Update on Pakistan

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As ever, there have been plenty of news stories from Pakistan recently covering the on-going fallout of the water shortage at the Katas Raj Temples in Chakwal, Punjab and an update on new production line at Maple Leaf Cement’s Iskanderabad plant. The two stories present two sides to the furious pace of the local industry and the potential price this growth might entail.

 Graph 1: Cement despatches in Pakistan, 2012 - 2017. Source: All Pakistan Cement Manufacturers Association.

Graph 1: Cement despatches in Pakistan, 2012 - 2017. Source: All Pakistan Cement Manufacturers Association.

Graph 1 above sets the scene with an industry that has seen total despatches grow by nearly 30% to 42.8Mt in 2017 from 33.1Mt in 2012. About four-fifths of this is based in the north of the county. The big sub-story alongside this is that exports have fallen by half to 4.2Mt in 2017 from a high of 8.3Mt in 2013. The cause of this appears to be a decline in the Afghan market and a similar drop in waterborne clinker exports. Given the higher proportion of exports to the southern market this change has likely hit the industry in south harder despite overall depatches there rising. So far in 2018 similar trends are holding, except for exports, where the clinker export market has rallied significantly in the south.

The background to all this growth domestically is Chinese investment in the form of the China-Pakistan Economic Corridor (CPEC). CPEC-related project include integrated road infrastructure, the modernisation of railways and the development of the city of Gwadar and its related infrastructure. In addition the local Public Sector Development Programme (PSDP) is also having an effect and demographic pressures, such as a housing shortage, are also expected to support the construction market.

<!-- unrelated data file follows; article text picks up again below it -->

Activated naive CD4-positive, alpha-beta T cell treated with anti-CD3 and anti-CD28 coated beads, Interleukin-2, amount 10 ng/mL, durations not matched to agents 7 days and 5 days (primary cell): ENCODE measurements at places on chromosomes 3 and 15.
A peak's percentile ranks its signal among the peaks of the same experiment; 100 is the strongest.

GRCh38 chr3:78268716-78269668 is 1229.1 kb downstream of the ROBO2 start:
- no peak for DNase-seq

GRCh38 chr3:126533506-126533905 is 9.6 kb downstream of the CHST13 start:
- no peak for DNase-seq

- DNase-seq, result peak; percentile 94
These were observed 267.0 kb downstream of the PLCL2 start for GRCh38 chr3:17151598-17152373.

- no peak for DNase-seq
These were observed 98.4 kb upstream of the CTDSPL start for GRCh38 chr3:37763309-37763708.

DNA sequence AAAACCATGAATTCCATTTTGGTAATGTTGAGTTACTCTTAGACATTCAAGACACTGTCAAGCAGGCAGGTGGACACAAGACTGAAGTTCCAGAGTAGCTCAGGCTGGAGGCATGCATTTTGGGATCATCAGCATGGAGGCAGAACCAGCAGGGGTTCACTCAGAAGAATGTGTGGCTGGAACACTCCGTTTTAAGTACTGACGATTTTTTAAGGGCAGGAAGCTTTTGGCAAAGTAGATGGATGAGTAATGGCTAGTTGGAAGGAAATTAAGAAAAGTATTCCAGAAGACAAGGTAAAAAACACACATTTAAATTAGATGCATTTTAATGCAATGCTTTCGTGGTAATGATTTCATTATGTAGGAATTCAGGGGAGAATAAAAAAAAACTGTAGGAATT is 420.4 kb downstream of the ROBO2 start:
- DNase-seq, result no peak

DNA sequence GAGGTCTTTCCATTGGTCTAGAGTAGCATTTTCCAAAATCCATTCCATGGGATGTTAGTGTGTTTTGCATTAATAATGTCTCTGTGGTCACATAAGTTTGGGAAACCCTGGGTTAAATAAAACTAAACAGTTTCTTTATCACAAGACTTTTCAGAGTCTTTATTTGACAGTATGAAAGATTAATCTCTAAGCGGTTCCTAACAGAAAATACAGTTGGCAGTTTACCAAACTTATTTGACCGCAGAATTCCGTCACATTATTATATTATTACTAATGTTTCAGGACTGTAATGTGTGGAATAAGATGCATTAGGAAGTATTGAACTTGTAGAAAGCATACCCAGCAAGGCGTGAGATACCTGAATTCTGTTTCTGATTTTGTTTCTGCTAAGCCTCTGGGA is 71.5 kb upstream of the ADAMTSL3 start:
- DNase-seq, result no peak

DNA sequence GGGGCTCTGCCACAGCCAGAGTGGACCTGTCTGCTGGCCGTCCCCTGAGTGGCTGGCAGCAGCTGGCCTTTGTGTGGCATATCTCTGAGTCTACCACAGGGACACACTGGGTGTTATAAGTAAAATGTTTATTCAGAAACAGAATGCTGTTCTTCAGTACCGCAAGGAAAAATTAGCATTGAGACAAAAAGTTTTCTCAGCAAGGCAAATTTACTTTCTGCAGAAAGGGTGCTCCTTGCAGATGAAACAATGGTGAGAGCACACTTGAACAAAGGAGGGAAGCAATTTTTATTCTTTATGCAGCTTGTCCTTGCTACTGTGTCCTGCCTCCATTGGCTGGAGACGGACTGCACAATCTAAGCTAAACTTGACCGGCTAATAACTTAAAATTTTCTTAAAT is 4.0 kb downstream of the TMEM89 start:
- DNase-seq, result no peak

Data from the All Pakistan Cement Manufacturers Association (APCMA) placed cement production capacity at 54Mt/yr in September 2018 compared to 66Mt/yr in the Global Cement Directory 2018, which includes new capacity being built. This compares to around 10Mt/yr in the 1995 local financial year to an estimated 73Mt/yr by the State Bank of Pakistan in its third quarter report for 2017 - 2018. This rapid growth can be seen in recent stories such as the Iskanderabad plant expansion, Flying Cement’s mill order from Loesche, Kohat Cement’s mill order also from Loesche, a new solar plant at Fauji Cement at its Attock plant and the commissioning of DG Khan’s new plant at Hub. These stories are all from the last three months! The State Bank of Pakistan estimated that 11 producers hare now investing US$2.12bn on capacity expansions to add over 23Mt/yr by the end of the 2021 financial year.

One potential price for all of this growth is currently being illustrated in the ongoing legal wrangles about the use of water by cement plants near the Katas Raj Temples. What started as an investigation into why water levels were dropping at a pond at a Hindu heritage site seems to have transformed into a full scale inquiry into alleged corruption by local government around the setting up of cement plants. A report by the Punjab Anti-Corruption Establishment Lahore to the Supreme Court has found irregularities committed by government departments in connection to the setting up of cement plants by DG Khan and Bestway Cement in Chakwal. It seems unlikely at this stage that this inquiry will cause too much trouble for the local cement industry but it will certainly make it more complicated and potentially more expensive to st up new plants in the future.

Read Global Cement’s plant report from the DG Khan’s Khairpur cement plant in Chakwal

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